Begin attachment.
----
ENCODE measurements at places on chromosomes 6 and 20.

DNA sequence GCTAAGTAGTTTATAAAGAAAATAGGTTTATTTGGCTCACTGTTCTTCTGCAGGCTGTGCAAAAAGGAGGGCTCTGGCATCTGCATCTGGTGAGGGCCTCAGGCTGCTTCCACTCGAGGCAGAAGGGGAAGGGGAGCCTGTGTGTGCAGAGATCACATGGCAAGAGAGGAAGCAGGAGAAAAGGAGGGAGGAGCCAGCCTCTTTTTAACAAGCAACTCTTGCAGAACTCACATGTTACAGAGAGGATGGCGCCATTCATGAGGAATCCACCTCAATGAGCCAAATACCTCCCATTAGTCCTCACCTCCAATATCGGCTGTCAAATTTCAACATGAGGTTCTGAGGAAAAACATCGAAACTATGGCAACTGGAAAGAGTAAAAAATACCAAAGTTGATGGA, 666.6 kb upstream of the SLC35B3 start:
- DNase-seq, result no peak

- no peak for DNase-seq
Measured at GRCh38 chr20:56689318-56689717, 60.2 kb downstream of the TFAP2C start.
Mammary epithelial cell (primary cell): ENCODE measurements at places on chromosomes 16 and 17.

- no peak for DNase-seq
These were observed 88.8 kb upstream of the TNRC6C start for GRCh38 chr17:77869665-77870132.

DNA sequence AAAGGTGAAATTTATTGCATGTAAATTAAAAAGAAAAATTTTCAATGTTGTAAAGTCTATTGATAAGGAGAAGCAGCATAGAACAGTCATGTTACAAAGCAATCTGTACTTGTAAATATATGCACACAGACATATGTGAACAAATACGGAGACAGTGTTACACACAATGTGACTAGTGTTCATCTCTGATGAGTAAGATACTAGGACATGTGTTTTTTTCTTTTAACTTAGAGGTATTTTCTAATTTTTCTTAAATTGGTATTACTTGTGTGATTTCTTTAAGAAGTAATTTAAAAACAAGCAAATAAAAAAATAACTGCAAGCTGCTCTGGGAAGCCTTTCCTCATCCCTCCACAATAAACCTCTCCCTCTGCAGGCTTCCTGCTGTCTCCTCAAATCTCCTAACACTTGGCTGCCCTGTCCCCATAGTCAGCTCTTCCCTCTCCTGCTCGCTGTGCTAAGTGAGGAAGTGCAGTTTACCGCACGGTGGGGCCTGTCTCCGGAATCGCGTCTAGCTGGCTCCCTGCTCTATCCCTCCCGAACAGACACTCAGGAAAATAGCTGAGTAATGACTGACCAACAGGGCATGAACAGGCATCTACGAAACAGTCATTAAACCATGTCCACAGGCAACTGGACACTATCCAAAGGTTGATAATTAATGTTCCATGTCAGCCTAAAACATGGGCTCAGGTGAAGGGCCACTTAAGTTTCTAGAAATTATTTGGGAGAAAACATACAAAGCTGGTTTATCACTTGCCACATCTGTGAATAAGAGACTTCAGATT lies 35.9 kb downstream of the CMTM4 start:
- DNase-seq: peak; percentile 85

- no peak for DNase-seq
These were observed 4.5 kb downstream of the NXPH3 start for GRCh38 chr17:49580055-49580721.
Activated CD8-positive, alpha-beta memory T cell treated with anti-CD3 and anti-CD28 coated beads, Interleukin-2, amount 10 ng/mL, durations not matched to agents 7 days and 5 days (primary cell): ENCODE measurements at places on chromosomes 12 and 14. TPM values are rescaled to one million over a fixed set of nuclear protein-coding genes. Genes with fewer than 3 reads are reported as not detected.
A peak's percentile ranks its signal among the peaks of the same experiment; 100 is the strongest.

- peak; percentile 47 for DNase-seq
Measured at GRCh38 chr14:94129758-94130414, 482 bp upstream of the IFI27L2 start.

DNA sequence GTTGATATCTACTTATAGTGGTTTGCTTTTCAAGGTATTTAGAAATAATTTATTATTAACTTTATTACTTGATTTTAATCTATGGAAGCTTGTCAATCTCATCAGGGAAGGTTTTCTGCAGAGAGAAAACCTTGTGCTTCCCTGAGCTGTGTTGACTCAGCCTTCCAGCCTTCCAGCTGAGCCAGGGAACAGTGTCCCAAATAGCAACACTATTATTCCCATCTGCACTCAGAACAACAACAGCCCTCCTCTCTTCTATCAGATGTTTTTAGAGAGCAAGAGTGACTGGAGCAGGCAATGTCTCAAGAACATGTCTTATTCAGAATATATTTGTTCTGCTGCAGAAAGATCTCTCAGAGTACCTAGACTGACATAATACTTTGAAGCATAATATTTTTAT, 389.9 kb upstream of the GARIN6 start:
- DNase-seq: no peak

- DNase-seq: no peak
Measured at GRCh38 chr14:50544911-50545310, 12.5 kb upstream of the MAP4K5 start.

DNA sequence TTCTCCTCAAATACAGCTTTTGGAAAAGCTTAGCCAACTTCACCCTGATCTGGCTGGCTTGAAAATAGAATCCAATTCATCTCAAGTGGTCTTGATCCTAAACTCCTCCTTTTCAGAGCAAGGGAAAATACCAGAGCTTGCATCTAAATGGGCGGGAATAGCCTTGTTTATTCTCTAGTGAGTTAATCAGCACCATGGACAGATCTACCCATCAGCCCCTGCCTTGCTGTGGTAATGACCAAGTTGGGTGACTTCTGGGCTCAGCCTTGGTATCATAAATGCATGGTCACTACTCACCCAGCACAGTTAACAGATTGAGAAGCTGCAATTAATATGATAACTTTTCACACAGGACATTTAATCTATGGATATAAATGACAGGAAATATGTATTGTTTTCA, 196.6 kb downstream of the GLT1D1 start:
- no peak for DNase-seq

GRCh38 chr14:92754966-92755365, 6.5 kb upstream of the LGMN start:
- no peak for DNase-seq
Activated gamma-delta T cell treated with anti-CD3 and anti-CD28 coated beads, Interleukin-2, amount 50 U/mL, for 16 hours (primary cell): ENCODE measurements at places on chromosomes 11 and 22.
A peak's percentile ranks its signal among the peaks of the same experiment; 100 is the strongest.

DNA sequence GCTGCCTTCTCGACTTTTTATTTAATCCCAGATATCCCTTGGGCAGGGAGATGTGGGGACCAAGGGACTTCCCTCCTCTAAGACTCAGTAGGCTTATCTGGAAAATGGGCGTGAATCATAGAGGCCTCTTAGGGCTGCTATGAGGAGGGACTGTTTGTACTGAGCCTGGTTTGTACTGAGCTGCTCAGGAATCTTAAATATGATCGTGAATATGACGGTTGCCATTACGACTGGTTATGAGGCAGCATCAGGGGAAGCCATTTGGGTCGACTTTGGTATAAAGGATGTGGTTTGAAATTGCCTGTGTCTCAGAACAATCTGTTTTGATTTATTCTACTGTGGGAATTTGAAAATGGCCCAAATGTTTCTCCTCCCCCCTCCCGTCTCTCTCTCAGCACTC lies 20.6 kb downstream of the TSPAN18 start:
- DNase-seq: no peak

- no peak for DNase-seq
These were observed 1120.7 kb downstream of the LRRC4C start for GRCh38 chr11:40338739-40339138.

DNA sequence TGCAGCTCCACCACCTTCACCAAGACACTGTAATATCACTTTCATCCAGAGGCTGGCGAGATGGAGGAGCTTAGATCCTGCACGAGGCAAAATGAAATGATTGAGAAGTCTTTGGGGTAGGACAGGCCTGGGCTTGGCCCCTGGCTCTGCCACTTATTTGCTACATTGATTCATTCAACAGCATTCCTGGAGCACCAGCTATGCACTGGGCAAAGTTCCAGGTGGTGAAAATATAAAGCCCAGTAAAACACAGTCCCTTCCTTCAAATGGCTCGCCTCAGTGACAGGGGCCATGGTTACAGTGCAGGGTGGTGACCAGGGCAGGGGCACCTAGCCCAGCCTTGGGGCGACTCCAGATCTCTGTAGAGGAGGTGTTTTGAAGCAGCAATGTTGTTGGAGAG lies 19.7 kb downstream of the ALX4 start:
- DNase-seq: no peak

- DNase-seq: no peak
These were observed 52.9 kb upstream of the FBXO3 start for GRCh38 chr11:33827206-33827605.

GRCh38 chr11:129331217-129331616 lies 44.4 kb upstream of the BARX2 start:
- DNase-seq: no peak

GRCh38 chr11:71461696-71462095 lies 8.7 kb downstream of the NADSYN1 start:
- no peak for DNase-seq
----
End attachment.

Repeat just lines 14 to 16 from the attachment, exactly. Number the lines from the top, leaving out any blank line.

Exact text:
A peak's percentile ranks its signal among the peaks of the same experiment; 100 is the strongest.

- peak; percentile 47 for DNase-seq
Measured at GRCh38 chr14:94129758-94130414, 482 bp upstream of the IFI27L2 start.